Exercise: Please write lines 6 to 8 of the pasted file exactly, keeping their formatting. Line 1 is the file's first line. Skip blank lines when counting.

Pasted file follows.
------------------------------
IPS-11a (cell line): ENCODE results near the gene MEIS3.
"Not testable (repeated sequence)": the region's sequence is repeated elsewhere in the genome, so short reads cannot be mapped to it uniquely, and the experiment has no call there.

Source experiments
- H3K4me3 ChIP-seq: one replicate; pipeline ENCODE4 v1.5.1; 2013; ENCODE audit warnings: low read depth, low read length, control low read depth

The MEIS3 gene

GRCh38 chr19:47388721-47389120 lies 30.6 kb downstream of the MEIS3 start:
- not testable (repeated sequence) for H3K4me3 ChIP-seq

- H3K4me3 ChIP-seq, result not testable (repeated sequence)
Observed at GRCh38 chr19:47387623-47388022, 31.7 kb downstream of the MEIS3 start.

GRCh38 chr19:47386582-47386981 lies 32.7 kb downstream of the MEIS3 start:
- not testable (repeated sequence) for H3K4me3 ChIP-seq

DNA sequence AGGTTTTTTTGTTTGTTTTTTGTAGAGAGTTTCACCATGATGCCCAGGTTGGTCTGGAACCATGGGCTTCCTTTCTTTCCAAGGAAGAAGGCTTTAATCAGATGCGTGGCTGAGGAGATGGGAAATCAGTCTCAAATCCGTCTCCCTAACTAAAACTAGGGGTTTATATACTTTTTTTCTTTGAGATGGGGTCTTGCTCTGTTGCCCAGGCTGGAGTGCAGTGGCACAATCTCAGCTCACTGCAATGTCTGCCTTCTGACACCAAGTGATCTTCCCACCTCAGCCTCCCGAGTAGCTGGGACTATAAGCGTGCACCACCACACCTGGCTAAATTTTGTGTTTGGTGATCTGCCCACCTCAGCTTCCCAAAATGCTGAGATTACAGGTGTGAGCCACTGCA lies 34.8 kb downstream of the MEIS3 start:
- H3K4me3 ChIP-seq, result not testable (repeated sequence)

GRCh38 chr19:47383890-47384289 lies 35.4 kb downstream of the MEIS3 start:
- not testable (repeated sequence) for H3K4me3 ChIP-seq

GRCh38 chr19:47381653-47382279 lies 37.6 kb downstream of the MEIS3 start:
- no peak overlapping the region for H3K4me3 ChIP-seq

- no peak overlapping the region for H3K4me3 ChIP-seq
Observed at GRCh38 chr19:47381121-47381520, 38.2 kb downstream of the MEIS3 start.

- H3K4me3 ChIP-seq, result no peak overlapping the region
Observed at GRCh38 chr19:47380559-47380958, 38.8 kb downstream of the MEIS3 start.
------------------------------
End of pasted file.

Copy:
GRCh38 chr19:47388721-47389120 lies 30.6 kb downstream of the MEIS3 start:
- not testable (repeated sequence) for H3K4me3 ChIP-seq

- H3K4me3 ChIP-seq, result not testable (repeated sequence)